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Sports Briefs

Published 3:55am Tuesday, December 4, 2012

Irish booster donates

$ for student tickets

SOUTH BEND, Ind. (AP) — An anonymous alumnus has donated enough money to cut the price of BCS championship game tickets to Notre Dame students for the game between the top-ranked Fighting Irish and No. 2 Alabama in half, dropping the price from $300 to $150.

Senior assistant athletic director Josh Berlo says the school wasn’t disclosing the amount of the donation. But at a cost of $150 and with 2,500 tickets available, the donation is believed to be about $375,000. Berlo says more than 4,000 Notre Dame and Saint Mary’s College students already have applied for tickets.

Berlo says the school has received more than 100,000 requests from alumni, season-ticket holders and others for the school’s allotment of 17,000 tickets. Tickets for both groups are being distributed by lottery.

 

A-Rod to begin year

on disabled list

NASHVILLE, Tenn. (AP) — The New York Yankees say Alex Rodriguez will have surgery on his left hip and will miss the start of the season and possibly the entire first half.

Rodriguez has a torn labrum, bone impingement and a cyst, the team said Monday. The Yankees said he will need to follow a pre-surgery program over the next four-to-six weeks and the team anticipates he will be sidelined four-to-six months. That timetable projects to a return between the start of May and mid-July.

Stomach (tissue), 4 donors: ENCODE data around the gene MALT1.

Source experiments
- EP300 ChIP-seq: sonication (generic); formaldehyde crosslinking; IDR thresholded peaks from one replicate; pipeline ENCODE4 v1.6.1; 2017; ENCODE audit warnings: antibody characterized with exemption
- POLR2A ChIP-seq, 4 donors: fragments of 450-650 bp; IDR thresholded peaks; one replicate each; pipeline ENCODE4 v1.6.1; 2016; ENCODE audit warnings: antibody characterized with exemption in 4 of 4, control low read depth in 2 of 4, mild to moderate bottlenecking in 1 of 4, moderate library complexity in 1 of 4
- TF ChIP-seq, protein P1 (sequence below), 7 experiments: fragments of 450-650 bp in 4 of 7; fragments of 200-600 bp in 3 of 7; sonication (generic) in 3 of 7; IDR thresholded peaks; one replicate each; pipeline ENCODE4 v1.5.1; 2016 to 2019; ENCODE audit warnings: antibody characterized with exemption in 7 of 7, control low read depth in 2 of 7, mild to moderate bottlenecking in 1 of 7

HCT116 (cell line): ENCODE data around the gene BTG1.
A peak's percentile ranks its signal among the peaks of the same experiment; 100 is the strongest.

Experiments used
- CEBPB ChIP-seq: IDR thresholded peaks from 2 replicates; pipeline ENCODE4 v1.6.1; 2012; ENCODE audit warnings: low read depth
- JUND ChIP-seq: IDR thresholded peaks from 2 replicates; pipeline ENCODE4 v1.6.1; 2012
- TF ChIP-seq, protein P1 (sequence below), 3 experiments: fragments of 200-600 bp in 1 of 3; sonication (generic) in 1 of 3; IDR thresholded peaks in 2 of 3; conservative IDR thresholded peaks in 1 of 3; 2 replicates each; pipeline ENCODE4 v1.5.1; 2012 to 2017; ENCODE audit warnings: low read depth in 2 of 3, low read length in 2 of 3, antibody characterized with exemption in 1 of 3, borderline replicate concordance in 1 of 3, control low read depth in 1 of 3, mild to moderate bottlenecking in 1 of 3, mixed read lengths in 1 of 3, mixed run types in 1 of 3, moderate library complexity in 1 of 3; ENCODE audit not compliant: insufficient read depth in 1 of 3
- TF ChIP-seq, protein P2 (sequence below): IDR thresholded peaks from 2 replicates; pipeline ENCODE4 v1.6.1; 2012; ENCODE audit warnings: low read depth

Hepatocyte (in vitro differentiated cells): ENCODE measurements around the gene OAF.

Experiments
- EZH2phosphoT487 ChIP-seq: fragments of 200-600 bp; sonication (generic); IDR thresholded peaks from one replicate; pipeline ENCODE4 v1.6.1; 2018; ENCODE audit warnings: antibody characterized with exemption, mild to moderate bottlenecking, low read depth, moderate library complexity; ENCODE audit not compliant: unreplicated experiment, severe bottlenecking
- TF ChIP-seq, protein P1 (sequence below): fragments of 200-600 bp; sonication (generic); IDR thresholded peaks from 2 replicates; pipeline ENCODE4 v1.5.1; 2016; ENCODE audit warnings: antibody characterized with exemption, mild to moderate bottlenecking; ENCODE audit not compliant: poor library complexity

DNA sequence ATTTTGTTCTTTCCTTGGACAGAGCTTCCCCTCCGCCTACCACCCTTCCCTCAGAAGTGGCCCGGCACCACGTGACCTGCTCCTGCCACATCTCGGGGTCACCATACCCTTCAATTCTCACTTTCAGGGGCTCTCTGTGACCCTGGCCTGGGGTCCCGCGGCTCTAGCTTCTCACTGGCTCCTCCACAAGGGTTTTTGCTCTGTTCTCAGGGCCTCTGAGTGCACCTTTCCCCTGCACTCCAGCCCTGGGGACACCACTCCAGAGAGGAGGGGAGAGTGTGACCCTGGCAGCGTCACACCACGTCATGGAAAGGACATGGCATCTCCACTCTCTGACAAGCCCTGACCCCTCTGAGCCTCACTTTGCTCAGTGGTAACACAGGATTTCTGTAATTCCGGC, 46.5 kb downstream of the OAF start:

A-Rod had right hip surgery on March 9, 2009, and returned that May 8. The Yankees said this operation will be “similar but not identical.”

 

Academic progress

high for bowl teams

ORLANDO, Fla. (AP) — A study of 70 schools selected for college football bowl games this season shows they maintained high academic progress, but the gap between African-American and white players persists.

The report released Monday by the Institute for Diversity and Ethics in Sport shows overall Graduation Success Rate improvement from 68 to 69 percent for athletes at the bowl-bound schools.

Also, 97 percent of schools received a score higher than the target 925 on the NCAA’s Academic Progress Rate. Teams with a four-year APR of 925 or below face penalties including loss of scholarships.

This year’s numbers show an average gap of 20 percentage points between the graduation rate of white and African-American players. But primary study author Richard Lapchick notes it’s encouraging that the rate for African-American athletes has risen consistently recently.

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